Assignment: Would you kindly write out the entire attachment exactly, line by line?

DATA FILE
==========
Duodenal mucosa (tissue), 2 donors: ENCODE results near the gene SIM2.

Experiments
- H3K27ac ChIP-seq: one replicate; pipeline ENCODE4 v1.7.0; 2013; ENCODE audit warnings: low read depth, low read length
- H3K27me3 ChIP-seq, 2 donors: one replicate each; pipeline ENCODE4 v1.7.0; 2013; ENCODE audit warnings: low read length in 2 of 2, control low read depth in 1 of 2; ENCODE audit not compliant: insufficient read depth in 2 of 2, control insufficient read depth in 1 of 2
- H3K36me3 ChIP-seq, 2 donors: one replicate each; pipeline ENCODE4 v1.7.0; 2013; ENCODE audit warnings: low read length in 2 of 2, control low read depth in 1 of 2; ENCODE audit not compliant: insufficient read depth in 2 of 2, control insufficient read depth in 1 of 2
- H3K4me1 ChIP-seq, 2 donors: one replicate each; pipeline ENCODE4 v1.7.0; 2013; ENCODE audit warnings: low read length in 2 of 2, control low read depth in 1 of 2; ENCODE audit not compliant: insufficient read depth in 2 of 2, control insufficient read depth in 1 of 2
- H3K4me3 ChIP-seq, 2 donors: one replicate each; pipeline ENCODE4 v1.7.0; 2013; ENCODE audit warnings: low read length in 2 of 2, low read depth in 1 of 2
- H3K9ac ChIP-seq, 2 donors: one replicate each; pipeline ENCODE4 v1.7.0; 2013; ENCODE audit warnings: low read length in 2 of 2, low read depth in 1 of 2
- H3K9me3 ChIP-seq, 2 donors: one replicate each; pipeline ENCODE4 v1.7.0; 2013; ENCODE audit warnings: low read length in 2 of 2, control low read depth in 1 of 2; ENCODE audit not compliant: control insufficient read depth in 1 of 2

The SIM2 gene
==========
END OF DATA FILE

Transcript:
Duodenal mucosa (tissue), 2 donors: ENCODE results near the gene SIM2.

Experiments
- H3K27ac ChIP-seq: one replicate; pipeline ENCODE4 v1.7.0; 2013; ENCODE audit warnings: low read depth, low read length
- H3K27me3 ChIP-seq, 2 donors: one replicate each; pipeline ENCODE4 v1.7.0; 2013; ENCODE audit warnings: low read length in 2 of 2, control low read depth in 1 of 2; ENCODE audit not compliant: insufficient read depth in 2 of 2, control insufficient read depth in 1 of 2
- H3K36me3 ChIP-seq, 2 donors: one replicate each; pipeline ENCODE4 v1.7.0; 2013; ENCODE audit warnings: low read length in 2 of 2, control low read depth in 1 of 2; ENCODE audit not compliant: insufficient read depth in 2 of 2, control insufficient read depth in 1 of 2
- H3K4me1 ChIP-seq, 2 donors: one replicate each; pipeline ENCODE4 v1.7.0; 2013; ENCODE audit warnings: low read length in 2 of 2, control low read depth in 1 of 2; ENCODE audit not compliant: insufficient read depth in 2 of 2, control insufficient read depth in 1 of 2
- H3K4me3 ChIP-seq, 2 donors: one replicate each; pipeline ENCODE4 v1.7.0; 2013; ENCODE audit warnings: low read length in 2 of 2, low read depth in 1 of 2
- H3K9ac ChIP-seq, 2 donors: one replicate each; pipeline ENCODE4 v1.7.0; 2013; ENCODE audit warnings: low read length in 2 of 2, low read depth in 1 of 2
- H3K9me3 ChIP-seq, 2 donors: one replicate each; pipeline ENCODE4 v1.7.0; 2013; ENCODE audit warnings: low read length in 2 of 2, control low read depth in 1 of 2; ENCODE audit not compliant: control insufficient read depth in 1 of 2

The SIM2 gene